MINNEAPOLIS (WCCO) — A Twin Cities terror suspect who once worked at the Minneapolis-St. Paul International Airport told another suspect he had the ability to build rockets that could take down planes at 2,000 feet.
That testimony came from an FBI agent during a hearing on Tuesday for Abdirizak Warsame. It’s to determine whether he should remain in jail pending the outcome of his case.READ MORE: Target No Longer Requiring Face Coverings For Fully Vaccinated Guests, Staff Members
Warsame was arrested earlier this month and is the 10th young Minnesotan to be charged in the last year with trying to join ISIS.
FBI Agent Daniel Higgins testified that in April of 2015, Abdirizak Warsame boasted to terror suspect Guled Omar that he had the ability to build homemade rockets that could take down planes that were descending at an elevation of 2,000 feet. The conversation was secretly recorded by a government informant as the young men walked around Lake Nokomis as planes could be heard flying overhead.
Agent Higgins also testified Warsame worked as a baggage handler at MSP Airport from April to August of 2014.The agent said Warsame was at one point a leader, or Emir, of a group of friends who plotted for more than a year to leave the country to travel to Syria to join ISIS. The agent testified Warsame supplied members of the group with phone numbers of ISIS fighters, including one member of the group who ended up dying in Syria.READ MORE: Motorcyclist Fatally Thrown From Bike Trying To Avoid Crash In I-694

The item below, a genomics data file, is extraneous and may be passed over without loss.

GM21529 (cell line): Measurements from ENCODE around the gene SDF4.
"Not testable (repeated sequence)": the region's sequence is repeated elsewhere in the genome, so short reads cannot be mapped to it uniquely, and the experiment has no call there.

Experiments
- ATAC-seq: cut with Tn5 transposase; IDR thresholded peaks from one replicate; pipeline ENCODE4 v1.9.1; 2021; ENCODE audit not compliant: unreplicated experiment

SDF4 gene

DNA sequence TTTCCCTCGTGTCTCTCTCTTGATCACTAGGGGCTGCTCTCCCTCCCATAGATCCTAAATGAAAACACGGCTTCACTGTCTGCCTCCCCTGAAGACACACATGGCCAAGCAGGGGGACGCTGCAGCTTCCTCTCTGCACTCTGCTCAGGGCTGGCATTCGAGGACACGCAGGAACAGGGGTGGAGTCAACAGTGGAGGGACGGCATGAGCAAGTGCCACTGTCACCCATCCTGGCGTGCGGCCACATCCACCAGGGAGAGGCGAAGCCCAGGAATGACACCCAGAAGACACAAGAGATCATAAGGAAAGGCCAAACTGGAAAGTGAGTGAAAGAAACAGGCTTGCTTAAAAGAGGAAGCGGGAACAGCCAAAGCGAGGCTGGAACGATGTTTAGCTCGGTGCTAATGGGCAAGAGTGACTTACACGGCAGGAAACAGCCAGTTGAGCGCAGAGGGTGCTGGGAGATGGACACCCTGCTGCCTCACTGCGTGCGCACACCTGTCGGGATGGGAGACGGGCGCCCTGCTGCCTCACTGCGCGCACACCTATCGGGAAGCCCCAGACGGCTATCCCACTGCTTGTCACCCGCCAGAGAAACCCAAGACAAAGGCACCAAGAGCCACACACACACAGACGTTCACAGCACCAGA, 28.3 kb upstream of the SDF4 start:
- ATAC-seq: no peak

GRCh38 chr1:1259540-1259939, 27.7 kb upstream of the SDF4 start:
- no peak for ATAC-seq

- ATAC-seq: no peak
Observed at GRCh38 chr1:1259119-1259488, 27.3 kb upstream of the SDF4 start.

The agent also testified that Warsame provided another terror suspect, Adnan Farah, with $200 to obtain a fake passport. Warsame’s defense attorney argued Warsame was all talk and that even though he obtained a passport in August of 2014, unlike others in the group, he never made an attempt to leave the country.
Under questioning from the defense, the FBI agent testified there was no evidence that Warsame had rockets capable of shooting down planes. In the end, a Magistrate Becky Thorson ruled that Warsame posed a flight risk and is a danger to the community.
And she ruled that he should remain in jail for now.MORE NEWS: Man Dead, Woman In Critical Condition After Overnight Shooting In South Minneapolis
Metropolitan Airports Commission Spokesperson Pat Hogan told us that Warsame actually worked at the Airport for a longer period. Hogan said Warsame had a security badge to work on de-icing from December 2013 to April 2014, and that from April 2014 through August 2014, he had a security badge to work for Swissport, a baggage and cargo handling company at the airport.